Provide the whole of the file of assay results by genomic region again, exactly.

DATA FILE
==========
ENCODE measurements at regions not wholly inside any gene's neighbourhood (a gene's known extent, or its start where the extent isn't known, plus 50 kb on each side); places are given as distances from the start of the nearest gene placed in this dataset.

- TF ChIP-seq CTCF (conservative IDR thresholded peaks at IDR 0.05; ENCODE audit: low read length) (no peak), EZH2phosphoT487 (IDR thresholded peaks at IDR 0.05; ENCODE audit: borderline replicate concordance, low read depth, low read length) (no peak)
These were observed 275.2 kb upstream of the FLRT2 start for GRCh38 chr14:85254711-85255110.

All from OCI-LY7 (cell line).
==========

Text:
ENCODE measurements at regions not wholly inside any gene's neighbourhood (a gene's known extent, or its start where the extent isn't known, plus 50 kb on each side); places are given as distances from the start of the nearest gene placed in this dataset.

- TF ChIP-seq CTCF (conservative IDR thresholded peaks at IDR 0.05; ENCODE audit: low read length) (no peak), EZH2phosphoT487 (IDR thresholded peaks at IDR 0.05; ENCODE audit: borderline replicate concordance, low read depth, low read length) (no peak)
These were observed 275.2 kb upstream of the FLRT2 start for GRCh38 chr14:85254711-85255110.

All from OCI-LY7 (cell line).